Balfour Beatty's shares have plunged by over 20% in early morning trading on the back of another profit warning for the beleaguered construction firm.
Shares dropped to 177.60p, down by over 47.50p, as panicked investors looked to sell after the company said that, for the third time this year, proceeds would be lower than forecasted.
The firm said that profit would be roughly £75m lower than expected in its construction services division.
In light of this, it has appointed auditing firm KPMG "to undertake a detailed independent review of the contract portfolio within Construction Services UK."
Trading in all other divisions for Balfour Beatty remains in-line with predictions, but this didn't stop Steve Marshall, executive chairman, from expressing his dismay at the findings.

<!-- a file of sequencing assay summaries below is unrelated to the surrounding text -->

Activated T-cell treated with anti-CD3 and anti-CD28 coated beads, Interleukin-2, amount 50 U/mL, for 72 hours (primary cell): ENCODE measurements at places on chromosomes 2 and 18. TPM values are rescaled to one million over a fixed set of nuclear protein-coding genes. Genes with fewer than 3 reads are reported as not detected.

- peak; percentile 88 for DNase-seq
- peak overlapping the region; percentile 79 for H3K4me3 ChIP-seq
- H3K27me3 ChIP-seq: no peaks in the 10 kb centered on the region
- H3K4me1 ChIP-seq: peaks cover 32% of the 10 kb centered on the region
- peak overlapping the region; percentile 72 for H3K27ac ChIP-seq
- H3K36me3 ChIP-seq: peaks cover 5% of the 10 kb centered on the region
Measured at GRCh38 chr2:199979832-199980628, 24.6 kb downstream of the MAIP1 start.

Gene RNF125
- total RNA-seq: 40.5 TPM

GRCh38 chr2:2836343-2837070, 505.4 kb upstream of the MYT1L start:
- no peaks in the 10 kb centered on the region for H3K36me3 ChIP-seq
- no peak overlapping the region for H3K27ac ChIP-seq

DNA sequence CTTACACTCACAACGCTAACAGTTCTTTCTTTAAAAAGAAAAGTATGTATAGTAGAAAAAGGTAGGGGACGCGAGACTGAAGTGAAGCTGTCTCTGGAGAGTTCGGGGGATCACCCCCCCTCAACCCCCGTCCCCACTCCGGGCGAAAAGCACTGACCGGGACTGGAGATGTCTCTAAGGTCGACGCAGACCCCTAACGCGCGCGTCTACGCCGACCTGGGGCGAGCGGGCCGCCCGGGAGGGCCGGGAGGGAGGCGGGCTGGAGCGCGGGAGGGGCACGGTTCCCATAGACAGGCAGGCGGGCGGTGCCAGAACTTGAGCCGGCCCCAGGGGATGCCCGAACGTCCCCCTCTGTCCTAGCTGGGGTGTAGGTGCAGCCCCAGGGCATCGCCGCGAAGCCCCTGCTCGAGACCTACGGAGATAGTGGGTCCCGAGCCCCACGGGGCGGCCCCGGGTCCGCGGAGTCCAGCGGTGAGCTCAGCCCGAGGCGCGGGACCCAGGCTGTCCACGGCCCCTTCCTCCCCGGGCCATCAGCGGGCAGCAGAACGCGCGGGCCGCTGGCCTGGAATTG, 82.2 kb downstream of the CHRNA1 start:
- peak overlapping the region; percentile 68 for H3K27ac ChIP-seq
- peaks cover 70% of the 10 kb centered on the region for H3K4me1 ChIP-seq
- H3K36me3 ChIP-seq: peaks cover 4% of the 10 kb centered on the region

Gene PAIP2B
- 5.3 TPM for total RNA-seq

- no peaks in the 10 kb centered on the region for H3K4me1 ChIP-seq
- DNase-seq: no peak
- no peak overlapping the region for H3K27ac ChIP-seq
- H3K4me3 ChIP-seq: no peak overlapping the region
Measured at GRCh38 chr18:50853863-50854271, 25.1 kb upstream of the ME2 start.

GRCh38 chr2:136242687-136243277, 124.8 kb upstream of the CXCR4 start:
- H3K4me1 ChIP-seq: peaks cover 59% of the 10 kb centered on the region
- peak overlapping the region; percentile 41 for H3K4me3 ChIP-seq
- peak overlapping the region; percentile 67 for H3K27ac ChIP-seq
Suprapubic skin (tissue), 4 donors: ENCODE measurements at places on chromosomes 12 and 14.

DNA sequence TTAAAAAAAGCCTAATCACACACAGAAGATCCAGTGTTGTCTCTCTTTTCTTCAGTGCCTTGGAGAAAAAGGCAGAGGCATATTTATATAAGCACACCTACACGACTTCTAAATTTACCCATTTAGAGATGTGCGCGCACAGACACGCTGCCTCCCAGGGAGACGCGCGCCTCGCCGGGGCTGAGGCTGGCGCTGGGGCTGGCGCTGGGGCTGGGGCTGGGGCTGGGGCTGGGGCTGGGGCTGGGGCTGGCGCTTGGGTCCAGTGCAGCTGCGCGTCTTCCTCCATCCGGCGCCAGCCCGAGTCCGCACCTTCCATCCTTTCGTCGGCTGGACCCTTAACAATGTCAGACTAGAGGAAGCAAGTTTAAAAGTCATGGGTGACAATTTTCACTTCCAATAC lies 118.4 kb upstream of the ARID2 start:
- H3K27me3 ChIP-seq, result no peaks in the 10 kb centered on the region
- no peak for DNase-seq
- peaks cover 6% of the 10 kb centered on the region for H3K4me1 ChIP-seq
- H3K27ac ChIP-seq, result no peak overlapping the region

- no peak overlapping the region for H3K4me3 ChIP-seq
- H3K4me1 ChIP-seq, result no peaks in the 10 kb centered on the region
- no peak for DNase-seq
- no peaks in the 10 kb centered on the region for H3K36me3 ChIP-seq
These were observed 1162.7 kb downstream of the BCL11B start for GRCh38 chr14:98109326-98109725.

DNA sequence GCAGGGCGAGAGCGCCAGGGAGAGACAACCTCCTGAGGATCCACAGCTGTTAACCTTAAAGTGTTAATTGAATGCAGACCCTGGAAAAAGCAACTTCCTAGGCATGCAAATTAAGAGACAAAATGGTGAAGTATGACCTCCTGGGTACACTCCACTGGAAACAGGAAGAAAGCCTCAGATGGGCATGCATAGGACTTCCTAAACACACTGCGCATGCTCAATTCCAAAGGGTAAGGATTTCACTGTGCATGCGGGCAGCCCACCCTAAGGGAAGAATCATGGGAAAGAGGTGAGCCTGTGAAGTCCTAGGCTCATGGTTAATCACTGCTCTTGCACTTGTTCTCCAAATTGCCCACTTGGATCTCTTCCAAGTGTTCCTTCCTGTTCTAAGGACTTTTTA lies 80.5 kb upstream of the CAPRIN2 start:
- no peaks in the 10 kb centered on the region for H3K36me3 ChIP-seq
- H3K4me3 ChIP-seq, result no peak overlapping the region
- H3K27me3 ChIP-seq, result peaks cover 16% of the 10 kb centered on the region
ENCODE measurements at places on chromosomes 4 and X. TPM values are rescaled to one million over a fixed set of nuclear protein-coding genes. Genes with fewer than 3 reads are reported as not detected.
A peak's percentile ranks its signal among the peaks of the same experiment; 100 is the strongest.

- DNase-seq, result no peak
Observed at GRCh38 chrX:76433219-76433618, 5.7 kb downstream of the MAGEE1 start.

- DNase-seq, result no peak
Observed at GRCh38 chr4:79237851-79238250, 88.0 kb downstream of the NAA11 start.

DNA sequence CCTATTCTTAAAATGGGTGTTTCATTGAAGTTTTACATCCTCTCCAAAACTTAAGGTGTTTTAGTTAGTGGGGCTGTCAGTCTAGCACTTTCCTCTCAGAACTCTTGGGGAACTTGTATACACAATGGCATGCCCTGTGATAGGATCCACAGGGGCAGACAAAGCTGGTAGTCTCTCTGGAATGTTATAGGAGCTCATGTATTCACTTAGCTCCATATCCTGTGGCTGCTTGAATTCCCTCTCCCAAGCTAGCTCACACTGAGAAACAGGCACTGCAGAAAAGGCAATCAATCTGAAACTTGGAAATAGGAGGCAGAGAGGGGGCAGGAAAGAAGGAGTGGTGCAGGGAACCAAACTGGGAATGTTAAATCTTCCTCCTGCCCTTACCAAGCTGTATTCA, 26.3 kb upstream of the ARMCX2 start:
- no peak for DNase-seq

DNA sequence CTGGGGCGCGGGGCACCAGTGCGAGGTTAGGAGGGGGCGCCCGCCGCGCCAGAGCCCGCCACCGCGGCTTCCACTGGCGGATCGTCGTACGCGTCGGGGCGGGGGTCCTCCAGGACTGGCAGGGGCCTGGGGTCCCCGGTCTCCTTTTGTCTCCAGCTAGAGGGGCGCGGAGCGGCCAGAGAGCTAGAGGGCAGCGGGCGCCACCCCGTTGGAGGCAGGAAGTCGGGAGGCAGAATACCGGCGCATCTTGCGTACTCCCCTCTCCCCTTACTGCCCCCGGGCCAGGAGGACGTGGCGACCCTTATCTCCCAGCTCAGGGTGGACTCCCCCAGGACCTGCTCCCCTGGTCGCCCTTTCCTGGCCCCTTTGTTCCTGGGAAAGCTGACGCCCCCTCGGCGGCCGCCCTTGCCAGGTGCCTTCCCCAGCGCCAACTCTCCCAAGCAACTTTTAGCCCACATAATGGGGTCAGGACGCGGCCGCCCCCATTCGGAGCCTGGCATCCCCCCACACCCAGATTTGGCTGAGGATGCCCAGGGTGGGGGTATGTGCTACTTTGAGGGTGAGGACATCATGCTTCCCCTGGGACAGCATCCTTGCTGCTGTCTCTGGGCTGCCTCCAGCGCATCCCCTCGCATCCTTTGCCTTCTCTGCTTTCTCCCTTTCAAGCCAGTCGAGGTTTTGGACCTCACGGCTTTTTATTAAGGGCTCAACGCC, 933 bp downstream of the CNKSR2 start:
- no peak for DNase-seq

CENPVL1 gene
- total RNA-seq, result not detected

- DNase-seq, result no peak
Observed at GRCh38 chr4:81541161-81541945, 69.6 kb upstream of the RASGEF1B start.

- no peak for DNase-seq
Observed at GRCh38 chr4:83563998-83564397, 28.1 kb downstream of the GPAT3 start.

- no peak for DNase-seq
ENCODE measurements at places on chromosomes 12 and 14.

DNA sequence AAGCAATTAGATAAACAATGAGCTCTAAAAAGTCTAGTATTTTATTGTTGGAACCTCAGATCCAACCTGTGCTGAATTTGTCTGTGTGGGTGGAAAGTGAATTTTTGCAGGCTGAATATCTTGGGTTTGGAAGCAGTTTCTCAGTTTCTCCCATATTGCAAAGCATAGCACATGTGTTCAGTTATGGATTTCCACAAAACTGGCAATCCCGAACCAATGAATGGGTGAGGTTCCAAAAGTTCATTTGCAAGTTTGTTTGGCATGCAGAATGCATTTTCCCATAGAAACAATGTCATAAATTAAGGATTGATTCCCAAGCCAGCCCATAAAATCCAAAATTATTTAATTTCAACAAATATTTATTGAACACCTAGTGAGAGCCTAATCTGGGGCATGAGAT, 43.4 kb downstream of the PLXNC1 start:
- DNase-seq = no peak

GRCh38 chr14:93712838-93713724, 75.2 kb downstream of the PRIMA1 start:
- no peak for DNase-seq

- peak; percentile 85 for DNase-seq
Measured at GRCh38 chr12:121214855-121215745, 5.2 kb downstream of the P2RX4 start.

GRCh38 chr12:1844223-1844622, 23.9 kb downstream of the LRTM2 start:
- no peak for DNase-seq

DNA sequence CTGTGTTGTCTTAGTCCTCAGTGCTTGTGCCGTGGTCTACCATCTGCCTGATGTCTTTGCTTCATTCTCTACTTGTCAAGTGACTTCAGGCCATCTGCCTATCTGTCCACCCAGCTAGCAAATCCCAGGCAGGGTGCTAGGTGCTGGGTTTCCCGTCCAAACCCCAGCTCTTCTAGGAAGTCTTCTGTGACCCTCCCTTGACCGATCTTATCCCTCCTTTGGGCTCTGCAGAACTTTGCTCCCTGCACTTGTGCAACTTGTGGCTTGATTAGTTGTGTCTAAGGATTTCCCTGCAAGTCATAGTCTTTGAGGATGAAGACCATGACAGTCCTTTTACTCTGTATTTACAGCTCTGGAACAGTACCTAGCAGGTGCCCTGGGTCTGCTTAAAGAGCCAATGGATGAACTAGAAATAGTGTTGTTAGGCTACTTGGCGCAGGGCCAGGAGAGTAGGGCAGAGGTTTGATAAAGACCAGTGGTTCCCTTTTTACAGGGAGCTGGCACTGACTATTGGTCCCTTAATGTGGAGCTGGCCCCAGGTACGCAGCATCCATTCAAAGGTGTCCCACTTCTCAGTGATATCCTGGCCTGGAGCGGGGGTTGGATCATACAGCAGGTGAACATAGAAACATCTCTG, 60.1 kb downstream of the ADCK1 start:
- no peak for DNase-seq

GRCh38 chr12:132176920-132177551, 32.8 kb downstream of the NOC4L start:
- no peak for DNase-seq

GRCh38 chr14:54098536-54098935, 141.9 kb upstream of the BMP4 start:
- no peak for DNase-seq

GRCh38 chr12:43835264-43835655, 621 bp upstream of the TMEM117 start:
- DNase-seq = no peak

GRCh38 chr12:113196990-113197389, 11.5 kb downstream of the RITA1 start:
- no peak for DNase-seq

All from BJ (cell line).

"This latest trading statement is extremely disappointing," he said.
"There has been inconsistent operational delivery across some parts of the UK construction business and that is unacceptable. Restoring consistency will take time and it has our full focus."
Andrew McNaughton stepped down from his role as chief executive of the company in May following the first profit warning, and the company has yet to find a replacement for him, with Marshall acting as interim CEO.
The company was involved in a long takeover saga, which concluded in August, with its bigger rival, Carillion, looking to purchase the firm.
Carillion's third and final offer was thought to be worth around £2bn, but Balfour Beatty rejected the offer as the former failed to address two major concerns.
One was Carillion's insistence that London-based Balfour Beatty should not sell its US consultancy division, Parsons Brinckeroff. Balfour has continued to reiterate that the deal will go ahead.
Secondly, Balfour was concerned over the risks of the deal, specifically "the strategy to significantly reduce the scale of the UK construction business when it is poised to benefit from a recovery in the market".